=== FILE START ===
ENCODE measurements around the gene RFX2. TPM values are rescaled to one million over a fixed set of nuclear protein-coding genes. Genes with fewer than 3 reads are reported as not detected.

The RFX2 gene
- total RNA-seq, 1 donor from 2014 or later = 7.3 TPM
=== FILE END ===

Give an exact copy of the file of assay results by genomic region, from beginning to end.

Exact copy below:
ENCODE measurements around the gene RFX2. TPM values are rescaled to one million over a fixed set of nuclear protein-coding genes. Genes with fewer than 3 reads are reported as not detected.

The RFX2 gene
- total RNA-seq, 1 donor from 2014 or later = 7.3 TPM